The music stopped. It was Anyango Asepso, the wife of the late Sungu. She approached Ayoi in a drunken stupor and got hold of the loud speaker. Her skin glowed; she was yellow. But I remember when she was married in our village, Anyango was as dark as ripe nyabend winy. At some point, she discovered oil that could change her skin complexion.
“Ayoi, let me praise you today. Ayoi the python that eats without biting! Ayoi the poet! All women here love you!” She staggered and ululated, piling praise upon Ayoi the singer and continued, “now, all of you men are a let down to Ayoi. You cannot dance to music like you composed it yourselves. You must give something to the singer. I release from my pocket without resistance thirty shillings!”
More ululation as Ayoi struck a chord in response and said, “Anyango Asepso, you are the only soap that washes the heart of Ayoi. Asepso your neckline kills every man, handsome and ugly alike. Asepso you are the only woman who can drink, dance and give money at once. Asepso…”
“Stop the praising…now, it is my turn,” Apiyo Sudhe shouted as he dropped one hundred shillings in the carton box in front of Ayoi. He staggered and grabbed the loud speaker from Ayoi.
“ know me,” he could hardly speak clearly. Chang’aa governed the speed of his tongue. Apiyo Sudhe is one of the most successful fishermen in the village. He is considered rich. He is also a very violent man hence the nickname Sudhe – rabid dog.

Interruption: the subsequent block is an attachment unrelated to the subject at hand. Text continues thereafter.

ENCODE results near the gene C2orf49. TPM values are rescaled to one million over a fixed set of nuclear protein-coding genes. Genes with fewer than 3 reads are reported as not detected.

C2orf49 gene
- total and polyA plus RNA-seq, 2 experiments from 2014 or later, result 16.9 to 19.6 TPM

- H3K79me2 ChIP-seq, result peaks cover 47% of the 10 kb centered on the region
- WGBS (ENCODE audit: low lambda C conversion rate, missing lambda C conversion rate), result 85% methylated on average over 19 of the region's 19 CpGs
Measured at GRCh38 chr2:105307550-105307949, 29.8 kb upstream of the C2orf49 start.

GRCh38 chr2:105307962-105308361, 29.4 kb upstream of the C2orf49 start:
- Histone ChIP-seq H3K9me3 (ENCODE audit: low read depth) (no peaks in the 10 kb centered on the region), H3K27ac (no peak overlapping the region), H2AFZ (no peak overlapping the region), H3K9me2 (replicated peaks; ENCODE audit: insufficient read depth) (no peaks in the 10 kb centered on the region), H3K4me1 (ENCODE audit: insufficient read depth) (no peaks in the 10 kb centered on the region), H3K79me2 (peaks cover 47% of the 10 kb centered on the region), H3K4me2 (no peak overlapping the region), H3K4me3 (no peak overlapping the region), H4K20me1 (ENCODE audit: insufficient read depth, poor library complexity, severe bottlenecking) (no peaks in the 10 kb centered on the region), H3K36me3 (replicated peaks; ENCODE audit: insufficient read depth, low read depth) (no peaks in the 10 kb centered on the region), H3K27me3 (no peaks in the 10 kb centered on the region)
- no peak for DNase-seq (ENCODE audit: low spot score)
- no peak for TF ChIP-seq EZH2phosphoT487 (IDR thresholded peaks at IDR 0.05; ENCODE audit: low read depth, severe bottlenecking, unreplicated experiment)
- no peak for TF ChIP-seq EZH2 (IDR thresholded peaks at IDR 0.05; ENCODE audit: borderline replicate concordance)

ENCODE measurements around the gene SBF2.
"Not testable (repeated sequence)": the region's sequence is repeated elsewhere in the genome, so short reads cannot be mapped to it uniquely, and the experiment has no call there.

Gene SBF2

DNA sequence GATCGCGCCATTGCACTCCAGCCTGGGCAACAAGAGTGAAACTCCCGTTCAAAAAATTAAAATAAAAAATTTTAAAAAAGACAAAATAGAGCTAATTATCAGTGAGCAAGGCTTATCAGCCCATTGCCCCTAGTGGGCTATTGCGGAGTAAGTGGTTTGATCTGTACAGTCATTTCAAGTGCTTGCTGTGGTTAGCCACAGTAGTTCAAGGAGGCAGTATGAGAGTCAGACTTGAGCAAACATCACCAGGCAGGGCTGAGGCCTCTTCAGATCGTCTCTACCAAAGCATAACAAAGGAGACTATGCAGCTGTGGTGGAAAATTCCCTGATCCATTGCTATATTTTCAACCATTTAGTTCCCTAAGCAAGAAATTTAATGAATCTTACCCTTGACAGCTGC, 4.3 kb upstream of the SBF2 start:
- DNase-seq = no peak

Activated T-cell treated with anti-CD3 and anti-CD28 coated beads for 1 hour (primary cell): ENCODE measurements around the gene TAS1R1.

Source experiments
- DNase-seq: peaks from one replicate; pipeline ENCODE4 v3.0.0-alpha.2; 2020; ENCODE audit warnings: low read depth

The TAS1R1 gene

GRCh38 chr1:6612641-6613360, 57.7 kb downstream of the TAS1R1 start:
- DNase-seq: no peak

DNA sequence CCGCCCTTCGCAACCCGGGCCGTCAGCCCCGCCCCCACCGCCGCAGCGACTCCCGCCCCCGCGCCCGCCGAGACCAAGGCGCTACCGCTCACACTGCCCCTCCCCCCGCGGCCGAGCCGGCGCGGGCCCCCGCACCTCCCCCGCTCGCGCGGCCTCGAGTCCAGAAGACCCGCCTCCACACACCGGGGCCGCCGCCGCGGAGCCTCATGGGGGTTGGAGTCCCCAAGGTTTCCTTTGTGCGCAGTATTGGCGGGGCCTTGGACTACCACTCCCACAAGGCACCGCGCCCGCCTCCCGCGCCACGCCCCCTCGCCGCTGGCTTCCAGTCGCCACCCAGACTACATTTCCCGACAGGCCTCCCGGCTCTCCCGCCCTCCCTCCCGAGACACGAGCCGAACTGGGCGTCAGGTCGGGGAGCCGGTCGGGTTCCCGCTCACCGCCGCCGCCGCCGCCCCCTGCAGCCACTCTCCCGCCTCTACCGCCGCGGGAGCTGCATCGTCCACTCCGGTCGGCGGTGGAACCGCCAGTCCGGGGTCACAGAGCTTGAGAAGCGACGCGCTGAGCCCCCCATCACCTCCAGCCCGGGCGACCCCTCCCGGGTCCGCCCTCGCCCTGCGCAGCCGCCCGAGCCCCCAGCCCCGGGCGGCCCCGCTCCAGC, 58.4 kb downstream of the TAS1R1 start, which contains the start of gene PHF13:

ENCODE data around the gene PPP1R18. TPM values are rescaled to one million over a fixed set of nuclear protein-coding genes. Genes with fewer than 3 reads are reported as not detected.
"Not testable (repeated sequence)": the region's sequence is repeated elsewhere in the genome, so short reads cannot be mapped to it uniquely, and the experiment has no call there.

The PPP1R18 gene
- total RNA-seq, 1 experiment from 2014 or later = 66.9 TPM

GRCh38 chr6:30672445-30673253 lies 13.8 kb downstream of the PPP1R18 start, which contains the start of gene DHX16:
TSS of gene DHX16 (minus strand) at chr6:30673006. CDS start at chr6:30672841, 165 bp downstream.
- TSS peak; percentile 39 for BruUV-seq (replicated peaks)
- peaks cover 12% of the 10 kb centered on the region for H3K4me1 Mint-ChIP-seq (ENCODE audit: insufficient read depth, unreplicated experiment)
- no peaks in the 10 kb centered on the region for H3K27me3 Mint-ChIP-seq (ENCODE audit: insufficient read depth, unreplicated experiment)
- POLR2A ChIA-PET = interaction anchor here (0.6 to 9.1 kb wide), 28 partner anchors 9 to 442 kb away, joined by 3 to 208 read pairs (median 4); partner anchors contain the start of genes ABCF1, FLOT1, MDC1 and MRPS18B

“Ayoi…” he said and paused, belched and continued, “Ayoi, you see we are remembering Jaduong’ Hesbon, the homestead is filled with people. You see? Yes! I want to praise myself here tonight. Okay? Yes.”
“Stop wasting our time Sudhe. We want to dance.” I shouted at him.
“Ogwang’! Ogwang’ the mongoose! You dare challenge me?” Sudhe shouted back at me. “What money do you have? I have money! I, Apiyo Sudhe, the dog that barks at the shadow of Nyawawa – the evil wind, and still survives. I, Apiyo Sudhe, son of this land. I…Apiyoooo the stick that fears never the thickness of the bush! Ogwang’ the mangoose, I ask you to repent to the gods!” He staggered backwards.
I staggered towards him instead, pointing at him.
“Apiyo Sudhe, you dare tell me to keep quiet? I, Ogwang’ Pelele! Ogwang’ the mongoose! Ogwang’ a boy can urinate through the yenambewa and a girl cannot! Ogwang’ the waves that beat the buttocks of a boat! What do you know Sudhe? Sudhe? Sudhe? Ogwang’ a bull that stabs and bellows! Ayoi entertain us. I have added twenty shillings without fear or favor.”
Ayoi struck his Nyatiti and smiled…he was impressed. The music came back to life and the drunken dancing continued…

To be continued…
Yenambewa – the ventilation space between wall and roof of a hut.
Nyabend Winy – the seeds of tickberry or lantana camara.